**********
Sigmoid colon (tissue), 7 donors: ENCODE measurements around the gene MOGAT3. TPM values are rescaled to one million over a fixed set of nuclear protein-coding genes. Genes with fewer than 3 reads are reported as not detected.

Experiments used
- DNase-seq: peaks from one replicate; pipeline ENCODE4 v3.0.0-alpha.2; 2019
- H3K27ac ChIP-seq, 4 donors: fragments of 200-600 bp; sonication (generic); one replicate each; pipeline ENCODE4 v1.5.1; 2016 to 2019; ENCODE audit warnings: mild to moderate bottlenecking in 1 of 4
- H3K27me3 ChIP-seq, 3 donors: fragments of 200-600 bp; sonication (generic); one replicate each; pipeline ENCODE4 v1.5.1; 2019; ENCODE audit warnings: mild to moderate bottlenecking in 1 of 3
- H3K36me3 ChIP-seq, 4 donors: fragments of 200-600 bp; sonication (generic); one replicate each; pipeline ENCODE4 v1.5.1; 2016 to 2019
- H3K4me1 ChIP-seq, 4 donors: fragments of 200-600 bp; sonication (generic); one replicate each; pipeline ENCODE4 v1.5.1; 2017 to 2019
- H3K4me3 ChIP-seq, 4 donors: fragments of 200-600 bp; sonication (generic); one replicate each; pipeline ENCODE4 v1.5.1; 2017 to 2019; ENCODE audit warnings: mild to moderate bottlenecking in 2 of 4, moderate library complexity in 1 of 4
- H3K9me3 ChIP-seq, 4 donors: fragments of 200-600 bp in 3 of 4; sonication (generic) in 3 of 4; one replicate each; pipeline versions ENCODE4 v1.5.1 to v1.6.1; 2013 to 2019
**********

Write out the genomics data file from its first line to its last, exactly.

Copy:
Sigmoid colon (tissue), 7 donors: ENCODE measurements around the gene MOGAT3. TPM values are rescaled to one million over a fixed set of nuclear protein-coding genes. Genes with fewer than 3 reads are reported as not detected.

Experiments used
- DNase-seq: peaks from one replicate; pipeline ENCODE4 v3.0.0-alpha.2; 2019
- H3K27ac ChIP-seq, 4 donors: fragments of 200-600 bp; sonication (generic); one replicate each; pipeline ENCODE4 v1.5.1; 2016 to 2019; ENCODE audit warnings: mild to moderate bottlenecking in 1 of 4
- H3K27me3 ChIP-seq, 3 donors: fragments of 200-600 bp; sonication (generic); one replicate each; pipeline ENCODE4 v1.5.1; 2019; ENCODE audit warnings: mild to moderate bottlenecking in 1 of 3
- H3K36me3 ChIP-seq, 4 donors: fragments of 200-600 bp; sonication (generic); one replicate each; pipeline ENCODE4 v1.5.1; 2016 to 2019
- H3K4me1 ChIP-seq, 4 donors: fragments of 200-600 bp; sonication (generic); one replicate each; pipeline ENCODE4 v1.5.1; 2017 to 2019
- H3K4me3 ChIP-seq, 4 donors: fragments of 200-600 bp; sonication (generic); one replicate each; pipeline ENCODE4 v1.5.1; 2017 to 2019; ENCODE audit warnings: mild to moderate bottlenecking in 2 of 4, moderate library complexity in 1 of 4
- H3K9me3 ChIP-seq, 4 donors: fragments of 200-600 bp in 3 of 4; sonication (generic) in 3 of 4; one replicate each; pipeline versions ENCODE4 v1.5.1 to v1.6.1; 2013 to 2019